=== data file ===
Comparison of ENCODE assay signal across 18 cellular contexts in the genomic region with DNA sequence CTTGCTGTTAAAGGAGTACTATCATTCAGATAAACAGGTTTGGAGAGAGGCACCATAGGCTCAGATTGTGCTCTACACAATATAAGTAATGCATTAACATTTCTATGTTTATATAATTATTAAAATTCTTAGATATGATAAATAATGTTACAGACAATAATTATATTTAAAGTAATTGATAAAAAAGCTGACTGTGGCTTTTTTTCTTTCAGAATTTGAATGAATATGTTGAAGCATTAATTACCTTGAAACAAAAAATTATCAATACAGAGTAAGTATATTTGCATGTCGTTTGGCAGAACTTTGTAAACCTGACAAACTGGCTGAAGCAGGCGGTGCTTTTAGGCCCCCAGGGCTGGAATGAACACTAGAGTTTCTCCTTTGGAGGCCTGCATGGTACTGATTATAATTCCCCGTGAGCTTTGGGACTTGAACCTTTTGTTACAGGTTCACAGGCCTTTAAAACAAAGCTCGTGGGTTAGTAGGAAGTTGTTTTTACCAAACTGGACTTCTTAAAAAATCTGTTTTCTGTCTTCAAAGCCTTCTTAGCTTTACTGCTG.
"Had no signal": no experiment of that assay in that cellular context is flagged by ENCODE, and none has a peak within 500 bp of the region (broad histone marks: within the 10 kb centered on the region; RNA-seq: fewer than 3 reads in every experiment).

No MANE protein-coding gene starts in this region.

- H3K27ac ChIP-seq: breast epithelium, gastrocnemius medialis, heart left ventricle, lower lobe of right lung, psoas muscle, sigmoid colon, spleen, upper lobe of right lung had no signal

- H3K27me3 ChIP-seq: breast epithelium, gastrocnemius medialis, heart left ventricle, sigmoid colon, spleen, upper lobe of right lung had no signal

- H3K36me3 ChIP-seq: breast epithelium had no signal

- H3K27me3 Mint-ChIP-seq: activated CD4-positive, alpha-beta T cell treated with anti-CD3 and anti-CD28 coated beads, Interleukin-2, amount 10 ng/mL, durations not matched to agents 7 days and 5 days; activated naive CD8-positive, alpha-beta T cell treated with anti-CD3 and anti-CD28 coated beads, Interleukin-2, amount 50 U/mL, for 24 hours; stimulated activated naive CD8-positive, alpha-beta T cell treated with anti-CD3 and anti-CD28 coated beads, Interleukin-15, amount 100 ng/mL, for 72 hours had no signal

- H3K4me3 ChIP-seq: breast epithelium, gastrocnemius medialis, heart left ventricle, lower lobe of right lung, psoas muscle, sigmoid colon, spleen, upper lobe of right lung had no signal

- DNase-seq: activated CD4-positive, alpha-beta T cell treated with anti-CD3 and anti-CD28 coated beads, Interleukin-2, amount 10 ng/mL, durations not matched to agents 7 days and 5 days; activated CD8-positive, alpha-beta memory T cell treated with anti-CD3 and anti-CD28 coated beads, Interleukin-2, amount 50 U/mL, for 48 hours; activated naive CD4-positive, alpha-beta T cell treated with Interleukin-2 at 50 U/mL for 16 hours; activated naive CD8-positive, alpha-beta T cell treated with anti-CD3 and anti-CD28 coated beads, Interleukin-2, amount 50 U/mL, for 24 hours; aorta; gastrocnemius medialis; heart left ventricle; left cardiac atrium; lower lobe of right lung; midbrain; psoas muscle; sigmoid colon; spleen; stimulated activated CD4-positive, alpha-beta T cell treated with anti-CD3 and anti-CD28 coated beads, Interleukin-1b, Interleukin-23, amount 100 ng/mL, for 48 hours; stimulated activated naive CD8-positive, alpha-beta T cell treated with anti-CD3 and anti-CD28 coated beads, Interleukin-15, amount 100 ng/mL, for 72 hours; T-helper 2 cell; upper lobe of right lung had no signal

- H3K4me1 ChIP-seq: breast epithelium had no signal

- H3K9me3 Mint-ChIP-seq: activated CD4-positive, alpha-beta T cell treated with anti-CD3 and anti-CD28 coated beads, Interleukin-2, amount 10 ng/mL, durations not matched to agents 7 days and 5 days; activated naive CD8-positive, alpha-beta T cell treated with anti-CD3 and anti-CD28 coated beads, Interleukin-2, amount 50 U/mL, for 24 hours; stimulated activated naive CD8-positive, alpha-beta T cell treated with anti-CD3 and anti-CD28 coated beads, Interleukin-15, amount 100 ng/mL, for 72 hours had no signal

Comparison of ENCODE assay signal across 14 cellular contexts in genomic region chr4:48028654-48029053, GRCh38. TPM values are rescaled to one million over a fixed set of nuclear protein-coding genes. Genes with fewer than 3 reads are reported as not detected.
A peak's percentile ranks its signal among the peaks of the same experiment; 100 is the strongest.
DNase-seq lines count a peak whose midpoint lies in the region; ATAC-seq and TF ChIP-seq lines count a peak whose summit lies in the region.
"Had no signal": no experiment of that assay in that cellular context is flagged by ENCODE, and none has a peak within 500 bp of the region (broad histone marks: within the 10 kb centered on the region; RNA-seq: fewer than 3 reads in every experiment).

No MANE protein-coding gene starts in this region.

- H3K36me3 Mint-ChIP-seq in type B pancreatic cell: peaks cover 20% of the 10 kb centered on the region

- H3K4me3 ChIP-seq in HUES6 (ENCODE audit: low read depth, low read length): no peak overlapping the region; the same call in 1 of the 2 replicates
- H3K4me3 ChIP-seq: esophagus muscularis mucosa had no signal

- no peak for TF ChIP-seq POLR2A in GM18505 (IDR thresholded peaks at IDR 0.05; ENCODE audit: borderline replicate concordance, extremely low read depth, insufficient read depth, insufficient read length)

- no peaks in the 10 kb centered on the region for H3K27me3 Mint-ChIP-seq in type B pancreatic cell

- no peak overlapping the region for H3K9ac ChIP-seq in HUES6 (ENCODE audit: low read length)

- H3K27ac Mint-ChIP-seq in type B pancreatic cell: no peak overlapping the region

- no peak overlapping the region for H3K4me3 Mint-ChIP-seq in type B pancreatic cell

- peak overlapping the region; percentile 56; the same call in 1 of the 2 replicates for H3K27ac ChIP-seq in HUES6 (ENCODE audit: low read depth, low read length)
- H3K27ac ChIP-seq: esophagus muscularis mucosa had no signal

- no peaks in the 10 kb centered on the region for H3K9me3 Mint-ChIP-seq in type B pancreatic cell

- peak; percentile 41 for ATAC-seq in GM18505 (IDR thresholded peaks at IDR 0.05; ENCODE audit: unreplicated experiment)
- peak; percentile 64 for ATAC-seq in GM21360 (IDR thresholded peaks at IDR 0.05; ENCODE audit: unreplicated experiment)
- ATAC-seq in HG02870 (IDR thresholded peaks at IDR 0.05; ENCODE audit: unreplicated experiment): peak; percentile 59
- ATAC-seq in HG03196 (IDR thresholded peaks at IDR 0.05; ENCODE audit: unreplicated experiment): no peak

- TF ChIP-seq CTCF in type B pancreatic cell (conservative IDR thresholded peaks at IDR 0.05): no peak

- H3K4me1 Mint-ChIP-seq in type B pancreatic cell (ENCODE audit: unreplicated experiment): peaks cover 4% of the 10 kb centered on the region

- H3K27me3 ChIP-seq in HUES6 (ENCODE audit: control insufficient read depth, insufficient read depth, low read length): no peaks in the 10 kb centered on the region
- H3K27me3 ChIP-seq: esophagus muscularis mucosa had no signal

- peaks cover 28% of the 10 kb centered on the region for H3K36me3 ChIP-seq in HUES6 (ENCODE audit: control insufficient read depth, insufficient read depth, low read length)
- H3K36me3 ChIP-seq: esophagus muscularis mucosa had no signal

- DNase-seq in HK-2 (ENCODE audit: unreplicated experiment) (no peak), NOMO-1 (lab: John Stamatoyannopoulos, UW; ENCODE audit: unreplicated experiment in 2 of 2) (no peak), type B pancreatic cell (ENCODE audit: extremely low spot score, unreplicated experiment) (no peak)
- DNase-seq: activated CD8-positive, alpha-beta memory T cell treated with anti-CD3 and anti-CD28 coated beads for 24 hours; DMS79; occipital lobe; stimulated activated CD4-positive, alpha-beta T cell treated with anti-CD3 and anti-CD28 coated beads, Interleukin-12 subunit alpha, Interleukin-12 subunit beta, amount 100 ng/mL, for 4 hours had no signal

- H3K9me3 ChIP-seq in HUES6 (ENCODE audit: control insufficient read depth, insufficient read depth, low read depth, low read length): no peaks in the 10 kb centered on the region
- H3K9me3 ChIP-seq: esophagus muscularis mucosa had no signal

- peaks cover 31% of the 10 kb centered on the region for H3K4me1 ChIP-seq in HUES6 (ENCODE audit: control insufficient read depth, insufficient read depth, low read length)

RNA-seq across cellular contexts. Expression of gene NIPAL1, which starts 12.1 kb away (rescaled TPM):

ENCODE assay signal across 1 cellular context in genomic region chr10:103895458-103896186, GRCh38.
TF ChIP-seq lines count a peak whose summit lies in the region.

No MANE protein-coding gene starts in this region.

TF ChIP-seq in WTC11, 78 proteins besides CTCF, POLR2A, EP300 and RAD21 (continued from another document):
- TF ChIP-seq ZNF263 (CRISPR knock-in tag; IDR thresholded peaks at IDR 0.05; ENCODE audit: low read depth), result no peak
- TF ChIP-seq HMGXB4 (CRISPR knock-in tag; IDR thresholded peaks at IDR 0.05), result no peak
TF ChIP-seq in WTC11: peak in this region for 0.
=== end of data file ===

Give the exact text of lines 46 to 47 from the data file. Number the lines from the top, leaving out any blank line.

No MANE protein-coding gene starts in this region.

TF ChIP-seq in WTC11, 78 proteins besides CTCF, POLR2A, EP300 and RAD21 (continued from another document):